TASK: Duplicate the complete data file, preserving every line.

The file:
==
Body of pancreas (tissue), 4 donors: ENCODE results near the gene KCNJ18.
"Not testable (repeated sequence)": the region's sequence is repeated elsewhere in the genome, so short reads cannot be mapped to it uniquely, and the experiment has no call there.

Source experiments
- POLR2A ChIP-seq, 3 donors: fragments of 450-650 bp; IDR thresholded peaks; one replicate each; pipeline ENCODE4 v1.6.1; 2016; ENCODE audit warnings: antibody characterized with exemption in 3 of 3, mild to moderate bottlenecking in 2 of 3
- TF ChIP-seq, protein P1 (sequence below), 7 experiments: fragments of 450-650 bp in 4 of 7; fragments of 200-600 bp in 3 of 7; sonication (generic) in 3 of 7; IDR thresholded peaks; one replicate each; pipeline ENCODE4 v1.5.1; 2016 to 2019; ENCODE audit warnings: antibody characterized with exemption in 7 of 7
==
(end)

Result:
Body of pancreas (tissue), 4 donors: ENCODE results near the gene KCNJ18.
"Not testable (repeated sequence)": the region's sequence is repeated elsewhere in the genome, so short reads cannot be mapped to it uniquely, and the experiment has no call there.

Source experiments
- POLR2A ChIP-seq, 3 donors: fragments of 450-650 bp; IDR thresholded peaks; one replicate each; pipeline ENCODE4 v1.6.1; 2016; ENCODE audit warnings: antibody characterized with exemption in 3 of 3, mild to moderate bottlenecking in 2 of 3
- TF ChIP-seq, protein P1 (sequence below), 7 experiments: fragments of 450-650 bp in 4 of 7; fragments of 200-600 bp in 3 of 7; sonication (generic) in 3 of 7; IDR thresholded peaks; one replicate each; pipeline ENCODE4 v1.5.1; 2016 to 2019; ENCODE audit warnings: antibody characterized with exemption in 7 of 7